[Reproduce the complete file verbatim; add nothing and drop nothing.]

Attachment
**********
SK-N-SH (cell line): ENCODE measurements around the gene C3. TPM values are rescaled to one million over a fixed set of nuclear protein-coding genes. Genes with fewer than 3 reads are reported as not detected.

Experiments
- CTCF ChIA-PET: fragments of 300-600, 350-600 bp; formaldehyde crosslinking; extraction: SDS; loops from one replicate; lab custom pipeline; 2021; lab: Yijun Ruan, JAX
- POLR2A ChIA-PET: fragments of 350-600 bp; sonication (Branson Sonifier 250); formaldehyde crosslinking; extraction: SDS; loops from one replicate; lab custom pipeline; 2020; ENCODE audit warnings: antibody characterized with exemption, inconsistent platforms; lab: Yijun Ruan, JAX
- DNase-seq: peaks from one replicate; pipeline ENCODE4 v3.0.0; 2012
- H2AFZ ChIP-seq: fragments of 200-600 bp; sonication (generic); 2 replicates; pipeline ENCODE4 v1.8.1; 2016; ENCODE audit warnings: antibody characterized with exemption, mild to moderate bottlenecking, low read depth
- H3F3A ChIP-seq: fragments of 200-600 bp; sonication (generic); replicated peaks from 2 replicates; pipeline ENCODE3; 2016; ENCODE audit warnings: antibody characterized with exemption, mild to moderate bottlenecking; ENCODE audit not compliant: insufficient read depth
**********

SK-N-SH (cell line): ENCODE measurements around the gene C3. TPM values are rescaled to one million over a fixed set of nuclear protein-coding genes. Genes with fewer than 3 reads are reported as not detected.

Experiments
- CTCF ChIA-PET: fragments of 300-600, 350-600 bp; formaldehyde crosslinking; extraction: SDS; loops from one replicate; lab custom pipeline; 2021; lab: Yijun Ruan, JAX
- POLR2A ChIA-PET: fragments of 350-600 bp; sonication (Branson Sonifier 250); formaldehyde crosslinking; extraction: SDS; loops from one replicate; lab custom pipeline; 2020; ENCODE audit warnings: antibody characterized with exemption, inconsistent platforms; lab: Yijun Ruan, JAX
- DNase-seq: peaks from one replicate; pipeline ENCODE4 v3.0.0; 2012
- H2AFZ ChIP-seq: fragments of 200-600 bp; sonication (generic); 2 replicates; pipeline ENCODE4 v1.8.1; 2016; ENCODE audit warnings: antibody characterized with exemption, mild to moderate bottlenecking, low read depth
- H3F3A ChIP-seq: fragments of 200-600 bp; sonication (generic); replicated peaks from 2 replicates; pipeline ENCODE3; 2016; ENCODE audit warnings: antibody characterized with exemption, mild to moderate bottlenecking; ENCODE audit not compliant: insufficient read depth